Want a warmer home for less money? Weatherize it!


Weatherizing your home is the fastest and best way to save money on your home heating bill. That’s the word from representatives of two gas and electric utilities who spoke at the Nov. 5 Sustainable Edmonds meeting, part two in the group’s series on Home & Business Energy Efficiency.

Ben Pelkey of Puget Sound Energy and Laura McCrae of the Snohomish County Public Utility District discussed the various options available for homeowners who want to save energy, reduce their heating bills and make their homes more comfortable during the winter chill and summer heat.

Weatherizing is simply the process of improving the enclosure, or shell, around your home so that you retain more heat in the winter and shield yourself from too much solar heat in the summer. Weatherization involves three main tasks:

  • Adding insulation in your attic, floors and walls.
  • Sealing links by caulking cracks and crevices around door jambs, windows and other openings.
  • Replacing your windows.

It’s also the first step you should take, before replacing appliances or lighting fixtures or installing power strips to reduce your electrical load. “Weatherization is number one. It provides more bang for your buck to improve energy efficiency in your home,” Pelkey said.

How do you know if your home needs weatherizing? The first priority should be to check whether you have proper insulation, especially in your ceiling. Both Puget Sound Energy and Snohomish County PUD will come to your home and examine the current state of your insulation, and provide free estimates on what it would take to upgrade it.

Both utilities also offer cash incentives and rebates for insulation upgrades and duct ceiling. PSE will provide 50 percent rebates for customers who heat their homes with natural gas or electricity, while PUD provides 50 percent rebates for their electric heat customers. PUD also offers very low interest (2.9 percent) loans for up to 10 years on insulation work as well as a variety of other energy-saving improvements, including new windows, heat pumps and programmable thermostats. Both PSE and PUD provide rebates for replacing your windows, although that should be a lower priority than insulating your home and sealing leaks, Pelkey and McCrae agreed.

McCrae stressed the many weatherization options don’t have to be complicated or expensive. “The easiest thing you can possibly do is roll up a towel and put it under your front door, or buy weather stripping,” she said. Videos are also available on the PUD website that show people how to do their own energy-saving projects, step by step. Free home insulation and weatherization is available to both homeowners and renters who meet low-income requirements. Contact the Snohomish County Human Services Department at 425-388-7205 or visit the website for more information.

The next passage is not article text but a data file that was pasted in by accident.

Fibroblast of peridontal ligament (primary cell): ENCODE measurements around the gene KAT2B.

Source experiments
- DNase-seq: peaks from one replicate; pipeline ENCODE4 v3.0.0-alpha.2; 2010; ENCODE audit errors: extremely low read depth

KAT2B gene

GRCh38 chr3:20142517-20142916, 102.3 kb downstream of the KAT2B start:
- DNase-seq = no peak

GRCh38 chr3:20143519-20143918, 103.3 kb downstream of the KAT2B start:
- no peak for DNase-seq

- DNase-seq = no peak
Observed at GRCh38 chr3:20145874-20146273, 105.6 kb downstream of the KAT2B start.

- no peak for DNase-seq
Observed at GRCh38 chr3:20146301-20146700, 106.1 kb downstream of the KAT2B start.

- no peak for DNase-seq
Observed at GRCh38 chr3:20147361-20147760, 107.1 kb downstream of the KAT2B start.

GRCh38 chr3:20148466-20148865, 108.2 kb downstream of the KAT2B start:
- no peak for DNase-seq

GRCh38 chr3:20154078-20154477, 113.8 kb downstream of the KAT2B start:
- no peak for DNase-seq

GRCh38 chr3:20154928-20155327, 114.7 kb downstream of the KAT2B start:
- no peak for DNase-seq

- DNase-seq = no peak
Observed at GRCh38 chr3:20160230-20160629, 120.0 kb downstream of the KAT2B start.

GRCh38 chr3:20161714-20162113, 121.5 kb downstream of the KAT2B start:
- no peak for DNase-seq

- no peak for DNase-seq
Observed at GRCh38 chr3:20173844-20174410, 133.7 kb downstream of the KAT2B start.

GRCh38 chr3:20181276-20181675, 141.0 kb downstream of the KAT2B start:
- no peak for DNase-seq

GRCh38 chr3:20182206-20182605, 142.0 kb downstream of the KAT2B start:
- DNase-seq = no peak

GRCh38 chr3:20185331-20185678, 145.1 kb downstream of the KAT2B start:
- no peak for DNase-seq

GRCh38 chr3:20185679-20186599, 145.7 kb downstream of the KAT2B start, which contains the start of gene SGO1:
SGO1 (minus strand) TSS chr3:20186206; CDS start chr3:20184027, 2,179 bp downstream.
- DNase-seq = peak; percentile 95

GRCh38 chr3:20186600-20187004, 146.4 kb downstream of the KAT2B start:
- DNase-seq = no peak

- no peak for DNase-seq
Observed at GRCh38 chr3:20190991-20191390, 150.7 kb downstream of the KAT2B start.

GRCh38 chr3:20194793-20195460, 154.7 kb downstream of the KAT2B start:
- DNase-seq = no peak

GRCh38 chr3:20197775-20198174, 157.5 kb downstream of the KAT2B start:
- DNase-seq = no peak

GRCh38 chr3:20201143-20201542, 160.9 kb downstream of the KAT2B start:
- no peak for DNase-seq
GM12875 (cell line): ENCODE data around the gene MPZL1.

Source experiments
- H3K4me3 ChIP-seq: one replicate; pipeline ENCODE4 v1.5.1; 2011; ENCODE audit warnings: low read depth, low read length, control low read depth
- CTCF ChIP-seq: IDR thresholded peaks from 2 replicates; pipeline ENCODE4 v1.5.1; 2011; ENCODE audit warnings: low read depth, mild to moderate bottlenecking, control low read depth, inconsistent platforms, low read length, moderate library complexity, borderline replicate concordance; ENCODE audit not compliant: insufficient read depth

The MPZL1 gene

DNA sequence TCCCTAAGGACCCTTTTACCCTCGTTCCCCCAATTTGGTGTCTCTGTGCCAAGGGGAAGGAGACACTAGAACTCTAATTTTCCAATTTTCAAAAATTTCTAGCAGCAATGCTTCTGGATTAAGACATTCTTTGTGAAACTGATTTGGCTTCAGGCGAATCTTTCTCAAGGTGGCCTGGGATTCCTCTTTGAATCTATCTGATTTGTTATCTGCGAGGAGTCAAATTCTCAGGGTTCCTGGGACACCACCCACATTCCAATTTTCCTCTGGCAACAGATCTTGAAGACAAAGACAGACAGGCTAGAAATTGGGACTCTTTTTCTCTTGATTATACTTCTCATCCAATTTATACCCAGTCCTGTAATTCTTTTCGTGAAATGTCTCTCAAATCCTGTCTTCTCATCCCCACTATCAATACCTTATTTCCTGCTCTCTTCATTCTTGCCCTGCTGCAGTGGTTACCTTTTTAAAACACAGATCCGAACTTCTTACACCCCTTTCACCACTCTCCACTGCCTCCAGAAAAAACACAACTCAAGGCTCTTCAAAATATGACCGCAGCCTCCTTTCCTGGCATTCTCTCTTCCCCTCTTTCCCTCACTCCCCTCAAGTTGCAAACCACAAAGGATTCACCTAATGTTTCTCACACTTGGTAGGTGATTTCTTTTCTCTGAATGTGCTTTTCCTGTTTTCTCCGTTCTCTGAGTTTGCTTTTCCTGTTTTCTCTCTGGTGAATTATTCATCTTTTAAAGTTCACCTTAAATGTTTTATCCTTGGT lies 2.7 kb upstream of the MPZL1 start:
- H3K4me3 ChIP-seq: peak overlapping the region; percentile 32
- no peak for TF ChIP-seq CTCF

While you can hire someone to perform an overall energy audit on your home, at a cost of several hundred dollars, most homeowners can feel drafts around doors or windows. If you are having trouble locating leaks, you can conduct a basic building pressurization test, as recommended on the U.S. Department of Energy website:

1. Close all exterior doors, windows, and fireplace flues.

2. Turn off all combustion appliances such as gas burning furnaces and water heaters.

3. Then turn on all exhaust fans (generally located in the kitchen and bathrooms) or use a large window fan to suck the air out of the rooms

According to the Department of Energy, this test increases infiltration through cracks and leaks, making them easier to detect. You can use incense sticks or your damp hand to locate these leaks. If you use incense sticks, moving air will cause the smoke to waver, and if you use your damp hand, any drafts will feel cool to your hand.

If you are a PSE customer, you can receive a federal tax credit for upgrading to a higher-efficiency furnace, and rebates for energy-saving tank or tankless water heaters. While tankless water heaters are 25 percent more efficient, it does take longer for the hot water to arrive at the faucet, Pelkey noted.

Customers with electric heat are encouraged to convert to ductless heat pump system, which heat and cool homes at a fraction of the cost of baseboards and wall heaters. The ductless heat pump requires just a three-inch opening in the wall or ceiling, and a fan circulates the air throughout the home. For those interested, a PUD pilot program running through Dec. 31, 2009, offers a combination of cash incentives and a low-interest loan that covers nearly all of the system costs, McCrae said. PUD also offers incentives for installing solar photovoltaic or solar hot-water systems.

For those with baseboard heat who are looking to reduce their heating bills in multi-family units that are very common in Edmonds, such as condos or apartments, both Pelkey and McCrae recommend that people turn the temperature as low as possible, then use an electric blanket or plug-in heater to add extra warmth, and a ceiling fan to circulate the warm air.

“There’s not a good solution for retrofitting existing multi-family units with baseboard heaters,” Pelkey said. “Make sure it’s weatherized appropriately and that you are operating the existing heating unit as efficiently as possible.”

How do people know if their energy bills are high? Puget Sound Energy has a program that compares how much energy you use to homes of similar size in your neighborhood. Snohomish County PUD, meanwhile, is launching an online tool in mid-November where customers can enter information about their home energy use and receive tips on how to reduce it.

“Every degree you decrease your thermostat represents a 2-percent savings on your heating costs,” Pelkey said.

Coming soon: Recommendations for saving energy on appliances and lighting.

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